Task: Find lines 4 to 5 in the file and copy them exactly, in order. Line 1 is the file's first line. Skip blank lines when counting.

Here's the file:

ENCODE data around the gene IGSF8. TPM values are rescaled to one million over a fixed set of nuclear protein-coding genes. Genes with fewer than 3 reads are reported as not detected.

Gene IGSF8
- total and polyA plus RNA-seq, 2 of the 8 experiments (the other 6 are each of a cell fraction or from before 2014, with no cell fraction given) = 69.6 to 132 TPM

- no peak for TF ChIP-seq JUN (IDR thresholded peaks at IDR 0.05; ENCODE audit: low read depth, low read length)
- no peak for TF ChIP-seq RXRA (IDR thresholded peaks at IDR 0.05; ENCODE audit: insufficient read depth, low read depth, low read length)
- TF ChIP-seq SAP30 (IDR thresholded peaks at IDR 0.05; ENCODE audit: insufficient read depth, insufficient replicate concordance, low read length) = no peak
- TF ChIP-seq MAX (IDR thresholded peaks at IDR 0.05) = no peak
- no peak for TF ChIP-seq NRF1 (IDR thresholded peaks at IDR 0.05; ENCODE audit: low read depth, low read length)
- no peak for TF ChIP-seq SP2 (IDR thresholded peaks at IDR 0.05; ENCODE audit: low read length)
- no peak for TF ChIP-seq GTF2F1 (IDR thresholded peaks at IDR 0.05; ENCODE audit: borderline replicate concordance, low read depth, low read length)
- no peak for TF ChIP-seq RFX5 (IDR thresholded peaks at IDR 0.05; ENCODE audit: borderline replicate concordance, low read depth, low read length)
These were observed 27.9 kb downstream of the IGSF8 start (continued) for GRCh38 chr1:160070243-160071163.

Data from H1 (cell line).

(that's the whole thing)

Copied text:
- no peak for TF ChIP-seq JUN (IDR thresholded peaks at IDR 0.05; ENCODE audit: low read depth, low read length)
- no peak for TF ChIP-seq RXRA (IDR thresholded peaks at IDR 0.05; ENCODE audit: insufficient read depth, low read depth, low read length)